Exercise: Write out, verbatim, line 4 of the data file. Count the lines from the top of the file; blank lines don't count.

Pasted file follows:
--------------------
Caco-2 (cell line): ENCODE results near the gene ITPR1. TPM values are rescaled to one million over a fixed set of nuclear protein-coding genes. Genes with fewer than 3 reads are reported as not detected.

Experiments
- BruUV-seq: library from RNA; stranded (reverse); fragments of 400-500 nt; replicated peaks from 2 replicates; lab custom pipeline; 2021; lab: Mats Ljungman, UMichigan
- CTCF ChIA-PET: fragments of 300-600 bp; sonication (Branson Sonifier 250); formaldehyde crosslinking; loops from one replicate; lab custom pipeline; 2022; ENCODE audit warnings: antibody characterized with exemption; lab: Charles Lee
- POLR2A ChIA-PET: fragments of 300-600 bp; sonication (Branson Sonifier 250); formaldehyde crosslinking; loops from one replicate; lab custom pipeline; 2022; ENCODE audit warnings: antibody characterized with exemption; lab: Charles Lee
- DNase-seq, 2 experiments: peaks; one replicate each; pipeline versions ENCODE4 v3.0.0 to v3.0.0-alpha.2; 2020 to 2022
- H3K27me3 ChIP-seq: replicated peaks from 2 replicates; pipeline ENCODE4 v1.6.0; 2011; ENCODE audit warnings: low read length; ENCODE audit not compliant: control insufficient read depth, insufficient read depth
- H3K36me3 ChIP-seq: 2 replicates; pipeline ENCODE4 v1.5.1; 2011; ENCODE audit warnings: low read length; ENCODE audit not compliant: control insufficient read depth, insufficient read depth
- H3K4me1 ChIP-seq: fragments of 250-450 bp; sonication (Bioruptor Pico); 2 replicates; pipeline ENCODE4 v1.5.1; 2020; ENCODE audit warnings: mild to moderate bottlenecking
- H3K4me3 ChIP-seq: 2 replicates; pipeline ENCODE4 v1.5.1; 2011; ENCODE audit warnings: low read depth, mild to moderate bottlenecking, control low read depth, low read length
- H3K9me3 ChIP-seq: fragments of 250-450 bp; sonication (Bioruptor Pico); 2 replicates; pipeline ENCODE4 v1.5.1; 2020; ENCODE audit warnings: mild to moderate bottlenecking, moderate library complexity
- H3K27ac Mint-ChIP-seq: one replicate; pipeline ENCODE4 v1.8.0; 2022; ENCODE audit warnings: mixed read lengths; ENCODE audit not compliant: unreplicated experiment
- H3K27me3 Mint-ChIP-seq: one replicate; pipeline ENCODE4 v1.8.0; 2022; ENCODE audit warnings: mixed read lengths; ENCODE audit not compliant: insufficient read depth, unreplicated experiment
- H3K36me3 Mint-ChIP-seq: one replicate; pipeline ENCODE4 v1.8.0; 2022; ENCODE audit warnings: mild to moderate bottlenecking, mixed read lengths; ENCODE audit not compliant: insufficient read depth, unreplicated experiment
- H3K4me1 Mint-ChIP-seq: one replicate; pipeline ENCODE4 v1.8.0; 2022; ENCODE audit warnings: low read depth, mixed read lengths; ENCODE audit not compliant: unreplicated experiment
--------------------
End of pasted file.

- CTCF ChIA-PET: fragments of 300-600 bp; sonication (Branson Sonifier 250); formaldehyde crosslinking; loops from one replicate; lab custom pipeline; 2022; ENCODE audit warnings: antibody characterized with exemption; lab: Charles Lee